This week’s AGU-EOS bulletin offers an update on the drought in the southwestern USA. The seasonal climate outlook models do not favor any mitigation of drought during 2021 in the southwestern states. In fact drought may persistent or even worsen in those areas, continuing the higher risk of fire danger.

MPR listener question:

What is the most ever total snowfall for the month of October anywhere in the state of Minnesota?


In the official state climate records three locations have reported 19 or more inches of snowfall during at October:
Baudette (Lake of the Woods County) 19.0” in 1916
Farmington (Dakota County) 19.0” in 1926
Mizpah (Koochiching County) 19.4” in 1932

However, Pioneer diaries, records, and photographs would suggest that portions of southwestern Minnesota saw over 30 inches of snowfall during October of 1880. Laura Ingalls Wilder’s story of “The Long Winter” was written about that snow season of 1880-1881.

Documents also suggest exceptionally snowy Octobers occurred in the Pre-Statehood Era during 1820 and 1835, but we have no measurements.

Twin Cities Almanac for October 23rd:

The average MSP high temperature for this date is 55 degrees F (plus or minus 11 degrees F standard deviation), while the average low is 37 degrees F (plus or minus 8 degrees F standard deviation).

MSP Local Records for October 23rd:

MSP records for this date include: highest daily maximum temperature of 82 degrees F in 1899; lowest daily maximum temperature of 34 degrees F in 1981; lowest daily minimum temperature of 17 degrees F in 1936; highest daily minimum temperature of 58 degrees F in 2000; record precipitation of 1.01 inches in 1995. Record snowfall is 1.4 inches in 1938.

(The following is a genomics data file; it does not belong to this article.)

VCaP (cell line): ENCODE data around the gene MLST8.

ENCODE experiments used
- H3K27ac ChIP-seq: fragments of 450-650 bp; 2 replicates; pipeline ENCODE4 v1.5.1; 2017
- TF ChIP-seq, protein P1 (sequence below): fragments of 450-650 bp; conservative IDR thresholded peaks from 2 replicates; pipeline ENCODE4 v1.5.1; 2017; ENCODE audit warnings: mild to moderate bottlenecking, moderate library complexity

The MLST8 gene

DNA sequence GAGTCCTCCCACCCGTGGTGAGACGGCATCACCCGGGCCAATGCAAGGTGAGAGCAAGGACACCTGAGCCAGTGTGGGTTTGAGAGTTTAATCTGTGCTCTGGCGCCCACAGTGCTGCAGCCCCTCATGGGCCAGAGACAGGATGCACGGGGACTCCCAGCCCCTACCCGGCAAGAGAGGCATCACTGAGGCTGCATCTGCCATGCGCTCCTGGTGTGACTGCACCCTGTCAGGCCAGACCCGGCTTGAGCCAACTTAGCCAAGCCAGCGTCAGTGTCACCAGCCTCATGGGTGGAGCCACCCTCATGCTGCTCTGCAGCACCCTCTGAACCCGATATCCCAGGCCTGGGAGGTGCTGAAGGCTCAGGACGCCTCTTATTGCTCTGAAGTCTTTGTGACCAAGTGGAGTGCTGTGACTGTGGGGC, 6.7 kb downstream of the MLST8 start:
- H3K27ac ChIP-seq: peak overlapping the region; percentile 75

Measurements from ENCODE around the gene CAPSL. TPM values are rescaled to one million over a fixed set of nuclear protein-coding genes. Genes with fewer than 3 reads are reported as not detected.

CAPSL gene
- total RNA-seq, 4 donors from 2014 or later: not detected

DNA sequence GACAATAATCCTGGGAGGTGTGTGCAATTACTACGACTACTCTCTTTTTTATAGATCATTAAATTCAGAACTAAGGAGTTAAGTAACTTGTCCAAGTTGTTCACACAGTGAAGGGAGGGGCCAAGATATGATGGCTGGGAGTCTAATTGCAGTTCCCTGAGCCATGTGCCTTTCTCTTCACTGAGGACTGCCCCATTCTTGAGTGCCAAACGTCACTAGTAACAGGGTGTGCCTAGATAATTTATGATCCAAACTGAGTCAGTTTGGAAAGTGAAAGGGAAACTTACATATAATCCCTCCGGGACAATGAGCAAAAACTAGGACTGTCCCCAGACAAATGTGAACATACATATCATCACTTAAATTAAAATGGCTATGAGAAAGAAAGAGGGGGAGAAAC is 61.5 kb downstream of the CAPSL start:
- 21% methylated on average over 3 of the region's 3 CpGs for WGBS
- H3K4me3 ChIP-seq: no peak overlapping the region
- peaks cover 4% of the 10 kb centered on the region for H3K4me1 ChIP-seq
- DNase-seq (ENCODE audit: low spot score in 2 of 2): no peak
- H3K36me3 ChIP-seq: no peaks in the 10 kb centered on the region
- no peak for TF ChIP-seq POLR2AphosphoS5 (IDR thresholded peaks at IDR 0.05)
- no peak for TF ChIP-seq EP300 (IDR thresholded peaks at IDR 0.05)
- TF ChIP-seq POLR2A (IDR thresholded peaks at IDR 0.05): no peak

Average dew point for October 23rd is 36°F; the maximum dew point on this date is 65°F in 1973; and the minimum dew point on this date is 9 degrees F in 1981.

All-time state records for October 23rd:

The state record high temperature for this date is 91 degrees F at Chatfield (Fillmore County) in 1927. The state record low temperature for this date is -10 degrees F at Grand Rapids (Itasca County) in 1917. The state record precipitation for this date is 3.00 inches at Garrison (Crow Wing County) in 1995. Record snowfall is 10.0 inches at Caribou (Kittson County) in 2001.

Past Weather Features:

October 23, 1899 brought a brief return to summer with the vast majority of climate stations in Minnesota reporting daytime highs in the 70s and 80s F. Even the overnight temperature never fell below 67°F at Lake City.

October 23, 1917 was the coldest in state history. Most communities reported morning low temperatures in the single digits and teens. In portions of northwestern Minnesota temperatures were subzero. The afternoon high temperature at Hallock only reached 27°F.

Over October 23-24, 1933 an early season snowstorm dumped 4-11 inches of snow across many northern Minnesota counties. Duluth reported nearly a foot of snow.


Continued cooler than normal temperatures for the weekend and much of next week. Chances for more snow late Saturday and on Sunday, then generally dry much of next week, but continued cold.
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Anonymous said…
The weather has been rather weird this year all over especially in the UK. It will be very interesting to see what happens in December.
Mark Seeley said…
Indeed you are right......despite a La Nina signature in the Equatorial Pacific Ocean, the correlated Northern Hemisphere weather patterns may not appear this time. We will see.